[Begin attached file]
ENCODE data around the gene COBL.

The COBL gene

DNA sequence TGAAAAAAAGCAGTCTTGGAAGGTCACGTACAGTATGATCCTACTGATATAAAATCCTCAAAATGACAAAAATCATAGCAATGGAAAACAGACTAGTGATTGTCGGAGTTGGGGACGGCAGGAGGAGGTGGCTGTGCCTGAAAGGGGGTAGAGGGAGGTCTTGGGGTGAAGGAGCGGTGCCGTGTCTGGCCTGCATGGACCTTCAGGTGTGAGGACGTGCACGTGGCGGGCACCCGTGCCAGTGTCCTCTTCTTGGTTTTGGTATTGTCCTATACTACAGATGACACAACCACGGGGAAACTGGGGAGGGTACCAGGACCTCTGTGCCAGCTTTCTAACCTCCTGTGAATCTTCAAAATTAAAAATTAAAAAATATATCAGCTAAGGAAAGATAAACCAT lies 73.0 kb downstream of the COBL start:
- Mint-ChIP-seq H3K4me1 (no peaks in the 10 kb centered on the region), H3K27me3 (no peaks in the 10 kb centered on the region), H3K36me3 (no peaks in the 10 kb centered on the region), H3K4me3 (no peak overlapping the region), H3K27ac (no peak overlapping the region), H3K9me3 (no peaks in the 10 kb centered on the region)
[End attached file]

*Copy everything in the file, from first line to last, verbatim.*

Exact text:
ENCODE data around the gene COBL.

The COBL gene

DNA sequence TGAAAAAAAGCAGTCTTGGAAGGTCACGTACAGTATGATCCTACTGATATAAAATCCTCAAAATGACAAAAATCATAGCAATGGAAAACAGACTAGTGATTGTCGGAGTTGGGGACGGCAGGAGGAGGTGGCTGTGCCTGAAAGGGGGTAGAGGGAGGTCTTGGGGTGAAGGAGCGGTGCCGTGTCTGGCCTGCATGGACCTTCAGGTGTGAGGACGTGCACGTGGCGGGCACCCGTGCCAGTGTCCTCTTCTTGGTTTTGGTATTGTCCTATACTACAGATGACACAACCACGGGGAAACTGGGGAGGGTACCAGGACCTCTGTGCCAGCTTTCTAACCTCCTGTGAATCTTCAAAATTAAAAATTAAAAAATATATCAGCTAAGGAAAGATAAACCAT lies 73.0 kb downstream of the COBL start:
- Mint-ChIP-seq H3K4me1 (no peaks in the 10 kb centered on the region), H3K27me3 (no peaks in the 10 kb centered on the region), H3K36me3 (no peaks in the 10 kb centered on the region), H3K4me3 (no peak overlapping the region), H3K27ac (no peak overlapping the region), H3K9me3 (no peaks in the 10 kb centered on the region)